Farm to Glass
Food: Interviews & Features
Now in its sixth year, Salt Lake Magazine’s Farm to Glass Cocktail Contest will bring together 24 of the city’s most visionary mixologists to handcraft an original cocktail that uses local liquors and at least two ingredients sourced from Utah farms. Voting runs throughout the month of September, the height of Utah’s harvest season. Folks will have a delectable excuse to indulge in expressive local flavors via drinks that range from the bold and complex to the simple, subtle and satisfying. See the boldface in the listed ingredients for each cocktail’s local elements, and for information about the contest, voting and awards reception, visit saltlakemagazine.com.
327 W. 200 S.
For Finca Bar Manager Natalie Hamilton, her initial love of learning about wine drew her to the art of the craft cocktail. After completing Finca’s bar program and falling for the inspiring food and drink scene in Salt Lake City, Hamilton has since gone on to play a major role at the popular contemporary–Spanish cuisine destination, where for over two years, she has enthusiastically honed, experimented with and innovated her craft. “It’s like cooking,” says Hamilton. “Not every dish works out perfectly, but you keep learning and getting better the more you try.” Hamilton endeavors to incorporate adventurous ideas and concoct well-balanced flavors that complement the big, reimagined flavors of Finca’s tapas, but she also aims to showcase local ingredients, recognizing the importance of connecting someone’s drinking experience with “what is naturally abundant around them,” she says. “A lot of love goes into local produce, and passionate people who are doing what they love are making our craft even better. We are lucky to live in a place with local produce accessible to us in such a high quality!”
This-is-the-Place Punch – Dented Brick’s Antelope Island Rum, Smith and Cross, house-made plum cordial, smoked vanilla and sage, walnut chestnut orgeat
18 W. Market St.
After traveling and sampling the world with his grandfather—“whose first loves were family, food and travel”—Takashi manager Richard Romney developed a passion for food and the restaurant industry, and has since spent the last decade as a mainstay at Takashi, one of Salt Lake City’s most beloved sushi bars and Japanese eateries. As a developer of Takashi’s cocktail menu, Romney has used the small size of the restaurant’s bar to his advantage by limiting and curating the scope of offerings: “[I] have really made it my goal to have a unique, fresh, Japanese- and local-focused menu,” says Romney, who emphasizes Takashi’s overall inventiveness and consistency—traits that, along with personality and balanced flavors, Romney imparts in his cocktails. “All of our drinks are designed to complement the food and not overpower the often subtle flavors of sushi,” he says. “A fantastic cocktail can be simple, complicated, refreshing or brooding.” In imagining a Farm to Glass cocktail, Romney first selects a local ingredient and then builds the drink—last year, Takashi’s Pura Vida involved a house-roasted chile shrub that took at least one week to prepare; this year, Romney will present an evolution of a previous cocktail that uses a portion of honey sourced from the beehive on the Takashi rooftop.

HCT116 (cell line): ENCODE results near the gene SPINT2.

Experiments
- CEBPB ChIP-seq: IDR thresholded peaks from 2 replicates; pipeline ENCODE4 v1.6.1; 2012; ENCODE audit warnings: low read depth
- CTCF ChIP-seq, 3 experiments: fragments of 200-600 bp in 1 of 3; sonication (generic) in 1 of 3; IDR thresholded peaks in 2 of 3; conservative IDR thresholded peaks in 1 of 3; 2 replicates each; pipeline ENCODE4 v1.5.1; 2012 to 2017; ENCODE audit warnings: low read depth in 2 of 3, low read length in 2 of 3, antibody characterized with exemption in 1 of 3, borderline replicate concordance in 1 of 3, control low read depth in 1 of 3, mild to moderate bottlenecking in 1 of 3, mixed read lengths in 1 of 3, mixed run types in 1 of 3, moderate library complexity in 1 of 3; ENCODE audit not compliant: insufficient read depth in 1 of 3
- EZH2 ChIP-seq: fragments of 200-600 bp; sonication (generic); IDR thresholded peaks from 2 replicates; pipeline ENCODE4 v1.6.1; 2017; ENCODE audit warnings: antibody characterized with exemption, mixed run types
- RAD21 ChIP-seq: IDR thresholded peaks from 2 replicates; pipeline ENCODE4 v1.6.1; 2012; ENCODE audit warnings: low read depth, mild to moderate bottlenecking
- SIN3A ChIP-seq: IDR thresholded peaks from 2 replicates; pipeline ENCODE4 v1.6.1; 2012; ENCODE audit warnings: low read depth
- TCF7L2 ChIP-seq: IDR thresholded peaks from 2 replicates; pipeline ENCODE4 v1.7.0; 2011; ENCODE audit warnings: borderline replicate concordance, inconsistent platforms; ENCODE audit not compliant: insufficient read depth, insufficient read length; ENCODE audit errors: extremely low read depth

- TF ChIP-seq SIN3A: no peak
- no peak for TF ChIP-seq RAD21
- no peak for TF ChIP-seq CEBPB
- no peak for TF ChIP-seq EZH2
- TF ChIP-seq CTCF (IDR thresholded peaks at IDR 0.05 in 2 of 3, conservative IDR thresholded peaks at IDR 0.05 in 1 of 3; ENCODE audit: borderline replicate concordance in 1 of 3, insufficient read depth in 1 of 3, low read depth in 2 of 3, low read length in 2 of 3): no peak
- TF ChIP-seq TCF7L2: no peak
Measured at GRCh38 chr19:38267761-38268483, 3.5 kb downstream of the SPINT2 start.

Francine the Bearded Lady 2.0 – Beehive Distilling Barrel Reserve Gin, Dolin Genepy des Alpes Liqueur, orange liqueur, fennel juice, lemon juice, balsamic vinegar honey syrup
365 W. 400 S.
Kestrel and Jerry Liedtke’s art and dining experience, Tin Angel, has lovingly served farm-fresh ingredients and eclectic flavors since the husband-and-wife duo first opened the restaurant in its Pioneer-era home over nine years ago. Kestrel uses local ingredients not only because she values and supports Utah growers, but also because local crops “can be grown for a much more expressive flavor profile,” she says. In taking those remarkable flavor palates to the Tin Angel’s cocktails, Kestrel explains that their menu reflects the restaurant’s values. “Our relationships with local distillers, growers and farmers are represented in our cocktail list,” says Kestrel. “We hope that people can sense the care we have taken and the fun we have had when they dine with us.” When asked what makes for a fantastic cocktail, Kestrel says, “Honestly, trial and error, experimenting and tasting,” and suggests infusing liquors with herbs as an easy method to incorporate local ingredients. This year, the Tin Angel will present one of their classic cocktails, the Gin Angel. “I just love the aroma and experience of gin, but gin is a bit of a fickle mistress,” says Kestrel. “She doesn’t go with any old mixer. You have to find her a partner she can dance with.” How about something local?
Gin Angel – Beehive Distilling Jackrabbit Gin, thyme infusion, raspberry puree